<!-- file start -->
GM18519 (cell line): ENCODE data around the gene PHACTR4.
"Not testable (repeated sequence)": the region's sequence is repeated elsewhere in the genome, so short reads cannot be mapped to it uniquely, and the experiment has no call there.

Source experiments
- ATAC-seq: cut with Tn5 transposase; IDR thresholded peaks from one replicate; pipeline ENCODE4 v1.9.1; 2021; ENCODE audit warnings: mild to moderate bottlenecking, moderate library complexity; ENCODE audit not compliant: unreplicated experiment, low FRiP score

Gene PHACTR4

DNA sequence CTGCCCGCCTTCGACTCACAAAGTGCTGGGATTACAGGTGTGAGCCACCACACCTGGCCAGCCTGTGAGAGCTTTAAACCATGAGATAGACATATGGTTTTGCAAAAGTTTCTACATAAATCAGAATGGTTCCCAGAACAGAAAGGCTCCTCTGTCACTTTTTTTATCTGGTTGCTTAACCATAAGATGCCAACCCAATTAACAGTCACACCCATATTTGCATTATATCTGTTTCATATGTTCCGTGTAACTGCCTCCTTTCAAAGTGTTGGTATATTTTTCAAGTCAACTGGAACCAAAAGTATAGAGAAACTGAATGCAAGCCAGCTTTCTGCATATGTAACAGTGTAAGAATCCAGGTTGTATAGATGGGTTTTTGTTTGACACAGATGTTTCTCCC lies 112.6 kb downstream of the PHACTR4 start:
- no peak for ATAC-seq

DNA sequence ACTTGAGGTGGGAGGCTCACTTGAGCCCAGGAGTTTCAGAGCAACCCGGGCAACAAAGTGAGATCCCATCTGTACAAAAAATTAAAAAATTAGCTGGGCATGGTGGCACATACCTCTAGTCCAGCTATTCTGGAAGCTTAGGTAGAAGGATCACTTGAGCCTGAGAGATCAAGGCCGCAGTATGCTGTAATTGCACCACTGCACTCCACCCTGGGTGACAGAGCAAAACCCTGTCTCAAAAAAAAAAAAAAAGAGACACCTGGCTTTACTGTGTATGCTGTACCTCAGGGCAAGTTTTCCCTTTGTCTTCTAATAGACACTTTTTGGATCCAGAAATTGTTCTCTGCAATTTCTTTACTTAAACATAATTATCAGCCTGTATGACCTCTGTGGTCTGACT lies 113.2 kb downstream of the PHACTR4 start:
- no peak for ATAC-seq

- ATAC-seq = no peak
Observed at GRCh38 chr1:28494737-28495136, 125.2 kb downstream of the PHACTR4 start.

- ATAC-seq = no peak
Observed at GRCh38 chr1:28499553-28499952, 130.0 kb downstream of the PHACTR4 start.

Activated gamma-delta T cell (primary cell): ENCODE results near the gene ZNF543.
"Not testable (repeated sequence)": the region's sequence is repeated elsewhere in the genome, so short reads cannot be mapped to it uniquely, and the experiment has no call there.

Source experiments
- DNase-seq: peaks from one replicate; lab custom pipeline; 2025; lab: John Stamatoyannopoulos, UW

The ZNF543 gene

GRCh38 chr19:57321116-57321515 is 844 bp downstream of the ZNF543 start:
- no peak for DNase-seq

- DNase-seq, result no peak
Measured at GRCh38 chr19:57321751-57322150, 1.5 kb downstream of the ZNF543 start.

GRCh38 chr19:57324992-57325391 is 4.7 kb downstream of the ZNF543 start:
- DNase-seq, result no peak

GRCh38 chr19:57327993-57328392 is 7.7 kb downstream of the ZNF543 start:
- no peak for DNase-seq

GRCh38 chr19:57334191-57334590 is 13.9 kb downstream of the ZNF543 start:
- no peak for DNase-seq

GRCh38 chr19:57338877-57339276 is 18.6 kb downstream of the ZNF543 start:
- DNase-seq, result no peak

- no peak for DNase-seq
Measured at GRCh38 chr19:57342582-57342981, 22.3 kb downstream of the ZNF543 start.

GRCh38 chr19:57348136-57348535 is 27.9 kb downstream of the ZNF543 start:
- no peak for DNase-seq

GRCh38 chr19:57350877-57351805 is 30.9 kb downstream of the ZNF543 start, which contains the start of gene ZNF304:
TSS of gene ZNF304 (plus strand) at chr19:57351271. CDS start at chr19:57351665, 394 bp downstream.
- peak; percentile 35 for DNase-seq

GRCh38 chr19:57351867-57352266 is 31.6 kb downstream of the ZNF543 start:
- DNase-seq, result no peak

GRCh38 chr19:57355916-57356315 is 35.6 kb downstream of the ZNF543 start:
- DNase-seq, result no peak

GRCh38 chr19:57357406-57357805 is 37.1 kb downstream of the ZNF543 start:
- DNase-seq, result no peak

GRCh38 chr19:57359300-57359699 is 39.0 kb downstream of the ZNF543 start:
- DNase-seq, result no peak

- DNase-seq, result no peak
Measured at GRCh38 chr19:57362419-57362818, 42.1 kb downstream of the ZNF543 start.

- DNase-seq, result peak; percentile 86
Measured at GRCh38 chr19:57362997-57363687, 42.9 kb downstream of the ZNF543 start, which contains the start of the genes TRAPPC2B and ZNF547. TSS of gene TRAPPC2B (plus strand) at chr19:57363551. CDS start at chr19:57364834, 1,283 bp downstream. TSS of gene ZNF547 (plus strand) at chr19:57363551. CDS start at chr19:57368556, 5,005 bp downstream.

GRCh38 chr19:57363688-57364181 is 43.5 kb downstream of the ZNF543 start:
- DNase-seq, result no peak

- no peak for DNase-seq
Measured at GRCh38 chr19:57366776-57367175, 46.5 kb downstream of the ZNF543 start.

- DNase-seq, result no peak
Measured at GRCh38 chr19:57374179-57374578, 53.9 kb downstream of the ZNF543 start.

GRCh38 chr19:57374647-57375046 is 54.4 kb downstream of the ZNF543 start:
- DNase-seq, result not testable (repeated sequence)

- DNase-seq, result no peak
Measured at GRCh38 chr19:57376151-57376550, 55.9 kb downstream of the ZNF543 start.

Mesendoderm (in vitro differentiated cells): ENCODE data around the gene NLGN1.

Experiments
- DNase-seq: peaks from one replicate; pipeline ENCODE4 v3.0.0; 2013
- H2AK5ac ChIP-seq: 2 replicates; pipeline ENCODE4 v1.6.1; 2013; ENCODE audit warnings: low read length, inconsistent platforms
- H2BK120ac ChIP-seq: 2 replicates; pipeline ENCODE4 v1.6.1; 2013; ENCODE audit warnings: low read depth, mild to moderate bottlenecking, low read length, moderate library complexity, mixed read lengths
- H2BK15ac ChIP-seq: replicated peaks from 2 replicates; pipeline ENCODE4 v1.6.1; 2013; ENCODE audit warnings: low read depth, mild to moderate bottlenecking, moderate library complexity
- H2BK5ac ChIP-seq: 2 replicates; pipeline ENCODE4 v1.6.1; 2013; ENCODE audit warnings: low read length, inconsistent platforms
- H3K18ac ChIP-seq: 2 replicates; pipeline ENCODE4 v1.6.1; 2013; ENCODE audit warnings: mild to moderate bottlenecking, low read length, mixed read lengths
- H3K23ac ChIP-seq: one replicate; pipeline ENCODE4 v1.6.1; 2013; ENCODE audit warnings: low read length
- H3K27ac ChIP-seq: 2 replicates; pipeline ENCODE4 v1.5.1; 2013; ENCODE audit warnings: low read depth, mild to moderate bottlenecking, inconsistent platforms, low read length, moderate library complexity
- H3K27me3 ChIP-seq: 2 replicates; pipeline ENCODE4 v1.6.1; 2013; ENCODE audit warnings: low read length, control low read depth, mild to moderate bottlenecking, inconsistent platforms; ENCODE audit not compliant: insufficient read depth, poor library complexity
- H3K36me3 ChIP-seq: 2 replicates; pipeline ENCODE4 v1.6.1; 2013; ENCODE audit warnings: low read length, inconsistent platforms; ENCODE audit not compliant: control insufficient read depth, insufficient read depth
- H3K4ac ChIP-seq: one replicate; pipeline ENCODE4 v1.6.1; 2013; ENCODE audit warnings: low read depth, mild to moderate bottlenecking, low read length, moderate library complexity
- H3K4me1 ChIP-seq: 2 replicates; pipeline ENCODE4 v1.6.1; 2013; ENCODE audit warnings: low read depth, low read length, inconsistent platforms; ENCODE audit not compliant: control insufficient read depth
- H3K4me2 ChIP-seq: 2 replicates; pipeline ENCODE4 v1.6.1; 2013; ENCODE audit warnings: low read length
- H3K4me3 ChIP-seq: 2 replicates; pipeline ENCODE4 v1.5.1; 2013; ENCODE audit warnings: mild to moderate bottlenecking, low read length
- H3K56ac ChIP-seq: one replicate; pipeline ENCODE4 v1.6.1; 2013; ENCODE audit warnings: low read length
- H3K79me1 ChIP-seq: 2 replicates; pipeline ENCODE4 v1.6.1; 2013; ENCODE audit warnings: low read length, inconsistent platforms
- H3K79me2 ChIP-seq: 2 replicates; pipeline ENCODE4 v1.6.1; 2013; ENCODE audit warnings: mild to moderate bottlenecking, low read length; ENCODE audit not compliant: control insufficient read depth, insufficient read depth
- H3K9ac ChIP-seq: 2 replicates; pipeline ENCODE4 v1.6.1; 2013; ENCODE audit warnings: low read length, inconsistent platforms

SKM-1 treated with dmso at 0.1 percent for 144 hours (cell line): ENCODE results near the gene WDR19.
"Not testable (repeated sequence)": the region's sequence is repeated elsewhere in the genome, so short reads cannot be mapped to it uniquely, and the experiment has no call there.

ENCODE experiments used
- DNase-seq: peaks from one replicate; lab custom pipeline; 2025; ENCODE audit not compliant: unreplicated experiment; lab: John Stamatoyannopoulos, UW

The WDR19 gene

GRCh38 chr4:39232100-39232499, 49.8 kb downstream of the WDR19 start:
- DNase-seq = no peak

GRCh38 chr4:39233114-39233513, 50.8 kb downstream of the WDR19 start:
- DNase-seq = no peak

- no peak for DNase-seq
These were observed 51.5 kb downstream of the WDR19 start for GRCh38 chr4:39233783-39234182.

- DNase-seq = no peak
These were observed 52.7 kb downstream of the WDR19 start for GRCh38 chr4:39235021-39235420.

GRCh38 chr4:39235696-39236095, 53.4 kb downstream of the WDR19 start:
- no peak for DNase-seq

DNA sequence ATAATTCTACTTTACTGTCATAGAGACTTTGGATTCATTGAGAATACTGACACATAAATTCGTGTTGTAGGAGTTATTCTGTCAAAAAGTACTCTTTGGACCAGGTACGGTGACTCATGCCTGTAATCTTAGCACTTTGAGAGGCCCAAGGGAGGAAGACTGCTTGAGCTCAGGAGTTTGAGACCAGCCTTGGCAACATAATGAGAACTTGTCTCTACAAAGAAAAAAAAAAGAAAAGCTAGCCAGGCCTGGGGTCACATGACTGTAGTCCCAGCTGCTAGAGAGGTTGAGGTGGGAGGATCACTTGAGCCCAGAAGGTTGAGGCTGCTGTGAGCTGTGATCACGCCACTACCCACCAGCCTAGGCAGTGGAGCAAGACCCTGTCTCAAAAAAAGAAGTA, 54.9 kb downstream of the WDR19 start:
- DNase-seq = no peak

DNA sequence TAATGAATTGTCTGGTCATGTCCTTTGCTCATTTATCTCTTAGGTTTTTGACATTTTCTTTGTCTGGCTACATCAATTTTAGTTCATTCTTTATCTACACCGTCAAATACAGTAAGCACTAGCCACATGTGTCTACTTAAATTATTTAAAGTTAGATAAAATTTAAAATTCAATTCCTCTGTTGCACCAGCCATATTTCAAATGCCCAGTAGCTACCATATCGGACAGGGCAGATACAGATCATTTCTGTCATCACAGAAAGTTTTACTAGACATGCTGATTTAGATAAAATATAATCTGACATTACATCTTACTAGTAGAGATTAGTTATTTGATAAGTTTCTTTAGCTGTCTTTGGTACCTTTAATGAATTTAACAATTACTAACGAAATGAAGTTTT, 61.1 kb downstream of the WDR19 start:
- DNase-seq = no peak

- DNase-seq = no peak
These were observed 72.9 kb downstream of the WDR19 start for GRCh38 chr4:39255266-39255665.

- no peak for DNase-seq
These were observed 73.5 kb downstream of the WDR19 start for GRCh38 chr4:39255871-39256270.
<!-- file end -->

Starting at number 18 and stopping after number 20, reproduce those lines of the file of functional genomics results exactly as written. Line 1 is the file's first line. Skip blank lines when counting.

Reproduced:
The ZNF543 gene

GRCh38 chr19:57321116-57321515 is 844 bp downstream of the ZNF543 start:
- no peak for DNase-seq